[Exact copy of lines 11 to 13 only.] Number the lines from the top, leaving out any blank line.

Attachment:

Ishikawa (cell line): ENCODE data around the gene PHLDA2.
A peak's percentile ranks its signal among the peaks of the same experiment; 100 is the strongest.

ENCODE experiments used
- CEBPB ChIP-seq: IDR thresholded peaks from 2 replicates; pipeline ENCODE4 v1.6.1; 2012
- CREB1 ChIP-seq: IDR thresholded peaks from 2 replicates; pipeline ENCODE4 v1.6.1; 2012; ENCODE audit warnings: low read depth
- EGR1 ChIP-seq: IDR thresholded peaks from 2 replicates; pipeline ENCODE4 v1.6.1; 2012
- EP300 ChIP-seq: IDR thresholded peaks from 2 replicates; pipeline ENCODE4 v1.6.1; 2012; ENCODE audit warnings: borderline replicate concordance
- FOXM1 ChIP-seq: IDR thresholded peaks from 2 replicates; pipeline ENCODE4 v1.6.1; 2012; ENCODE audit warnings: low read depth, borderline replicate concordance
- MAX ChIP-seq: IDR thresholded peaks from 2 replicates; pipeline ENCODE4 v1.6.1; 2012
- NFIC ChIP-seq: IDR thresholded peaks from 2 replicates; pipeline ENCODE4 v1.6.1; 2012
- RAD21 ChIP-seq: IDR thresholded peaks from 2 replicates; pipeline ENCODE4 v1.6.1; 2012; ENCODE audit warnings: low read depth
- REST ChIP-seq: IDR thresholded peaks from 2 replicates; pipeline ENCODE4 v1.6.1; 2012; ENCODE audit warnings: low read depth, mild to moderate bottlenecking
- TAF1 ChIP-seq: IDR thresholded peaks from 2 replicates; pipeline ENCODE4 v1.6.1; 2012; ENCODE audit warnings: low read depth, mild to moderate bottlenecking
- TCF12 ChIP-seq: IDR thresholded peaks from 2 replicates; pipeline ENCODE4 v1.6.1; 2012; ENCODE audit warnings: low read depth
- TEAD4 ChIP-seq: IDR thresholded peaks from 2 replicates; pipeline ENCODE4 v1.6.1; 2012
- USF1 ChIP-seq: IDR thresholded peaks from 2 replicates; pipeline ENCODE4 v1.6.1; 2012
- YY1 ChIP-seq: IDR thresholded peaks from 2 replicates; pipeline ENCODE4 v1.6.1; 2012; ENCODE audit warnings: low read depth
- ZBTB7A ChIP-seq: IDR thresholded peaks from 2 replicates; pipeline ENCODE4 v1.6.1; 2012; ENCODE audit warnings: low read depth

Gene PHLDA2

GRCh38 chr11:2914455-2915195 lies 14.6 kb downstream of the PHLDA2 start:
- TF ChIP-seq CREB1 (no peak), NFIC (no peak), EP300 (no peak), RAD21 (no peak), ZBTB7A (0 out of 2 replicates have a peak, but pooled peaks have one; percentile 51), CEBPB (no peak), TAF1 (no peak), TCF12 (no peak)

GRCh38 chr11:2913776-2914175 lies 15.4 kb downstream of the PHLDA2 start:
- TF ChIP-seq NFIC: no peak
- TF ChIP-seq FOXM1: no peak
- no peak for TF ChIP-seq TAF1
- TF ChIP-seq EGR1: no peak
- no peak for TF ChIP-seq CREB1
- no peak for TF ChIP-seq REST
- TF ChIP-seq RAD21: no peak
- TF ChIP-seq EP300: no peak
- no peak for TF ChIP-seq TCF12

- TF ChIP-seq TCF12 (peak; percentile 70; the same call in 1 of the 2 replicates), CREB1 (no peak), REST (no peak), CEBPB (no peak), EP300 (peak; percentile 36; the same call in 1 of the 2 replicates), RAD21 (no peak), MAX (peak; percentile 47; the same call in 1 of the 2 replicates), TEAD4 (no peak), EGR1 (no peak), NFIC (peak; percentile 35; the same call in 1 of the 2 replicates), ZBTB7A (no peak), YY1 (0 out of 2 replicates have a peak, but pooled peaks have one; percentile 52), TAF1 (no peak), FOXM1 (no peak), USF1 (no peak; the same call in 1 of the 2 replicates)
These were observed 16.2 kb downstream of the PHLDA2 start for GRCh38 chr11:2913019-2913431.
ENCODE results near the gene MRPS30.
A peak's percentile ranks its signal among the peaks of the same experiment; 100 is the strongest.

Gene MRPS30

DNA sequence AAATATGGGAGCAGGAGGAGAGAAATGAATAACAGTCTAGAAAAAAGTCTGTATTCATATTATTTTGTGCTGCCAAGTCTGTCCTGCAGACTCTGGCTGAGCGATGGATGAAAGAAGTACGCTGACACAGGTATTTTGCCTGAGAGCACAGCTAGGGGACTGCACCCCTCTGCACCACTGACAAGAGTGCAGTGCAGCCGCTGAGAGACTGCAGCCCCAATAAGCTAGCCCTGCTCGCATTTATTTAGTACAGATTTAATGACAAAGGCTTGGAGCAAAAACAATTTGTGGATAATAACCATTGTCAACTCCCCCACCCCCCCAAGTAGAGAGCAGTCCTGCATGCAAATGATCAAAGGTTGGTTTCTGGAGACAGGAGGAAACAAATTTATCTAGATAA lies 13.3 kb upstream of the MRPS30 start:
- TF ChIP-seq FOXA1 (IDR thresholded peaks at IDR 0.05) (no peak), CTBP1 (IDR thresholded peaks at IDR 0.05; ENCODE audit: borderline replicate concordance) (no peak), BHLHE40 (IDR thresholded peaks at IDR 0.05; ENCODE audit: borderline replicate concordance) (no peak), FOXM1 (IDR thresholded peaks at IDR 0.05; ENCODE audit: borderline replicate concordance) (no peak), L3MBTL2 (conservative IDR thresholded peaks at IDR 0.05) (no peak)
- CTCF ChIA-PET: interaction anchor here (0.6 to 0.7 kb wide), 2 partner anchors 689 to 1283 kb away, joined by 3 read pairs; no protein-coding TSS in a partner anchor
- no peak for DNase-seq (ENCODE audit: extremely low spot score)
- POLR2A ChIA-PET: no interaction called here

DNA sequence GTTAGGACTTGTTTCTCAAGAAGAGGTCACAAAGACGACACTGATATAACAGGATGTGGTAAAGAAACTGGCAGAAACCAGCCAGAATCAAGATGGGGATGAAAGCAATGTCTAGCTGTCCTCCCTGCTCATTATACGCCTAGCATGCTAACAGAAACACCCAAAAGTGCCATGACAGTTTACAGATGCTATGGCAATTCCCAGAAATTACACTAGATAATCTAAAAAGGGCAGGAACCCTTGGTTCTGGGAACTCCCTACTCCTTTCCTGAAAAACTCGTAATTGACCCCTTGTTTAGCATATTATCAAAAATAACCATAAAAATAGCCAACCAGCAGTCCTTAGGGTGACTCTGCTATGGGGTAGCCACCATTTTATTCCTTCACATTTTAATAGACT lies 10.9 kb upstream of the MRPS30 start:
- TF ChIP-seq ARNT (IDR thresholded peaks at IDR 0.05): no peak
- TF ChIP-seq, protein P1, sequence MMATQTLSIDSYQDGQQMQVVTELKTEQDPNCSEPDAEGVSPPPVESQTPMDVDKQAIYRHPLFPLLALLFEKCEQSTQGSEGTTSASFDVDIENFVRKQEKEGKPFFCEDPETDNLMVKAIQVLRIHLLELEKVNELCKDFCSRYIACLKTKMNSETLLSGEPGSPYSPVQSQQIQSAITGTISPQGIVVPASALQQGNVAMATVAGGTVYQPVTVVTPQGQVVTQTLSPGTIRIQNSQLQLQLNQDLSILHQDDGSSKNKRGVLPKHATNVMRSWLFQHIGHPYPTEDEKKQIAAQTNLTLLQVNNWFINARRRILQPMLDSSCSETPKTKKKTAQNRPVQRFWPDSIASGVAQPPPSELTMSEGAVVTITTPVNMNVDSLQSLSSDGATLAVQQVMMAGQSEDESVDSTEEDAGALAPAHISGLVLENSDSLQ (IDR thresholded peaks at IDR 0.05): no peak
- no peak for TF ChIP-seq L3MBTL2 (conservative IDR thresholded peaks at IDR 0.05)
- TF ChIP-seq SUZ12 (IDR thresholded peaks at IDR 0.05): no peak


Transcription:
- RAD21 ChIP-seq: IDR thresholded peaks from 2 replicates; pipeline ENCODE4 v1.6.1; 2012; ENCODE audit warnings: low read depth
- REST ChIP-seq: IDR thresholded peaks from 2 replicates; pipeline ENCODE4 v1.6.1; 2012; ENCODE audit warnings: low read depth, mild to moderate bottlenecking
- TAF1 ChIP-seq: IDR thresholded peaks from 2 replicates; pipeline ENCODE4 v1.6.1; 2012; ENCODE audit warnings: low read depth, mild to moderate bottlenecking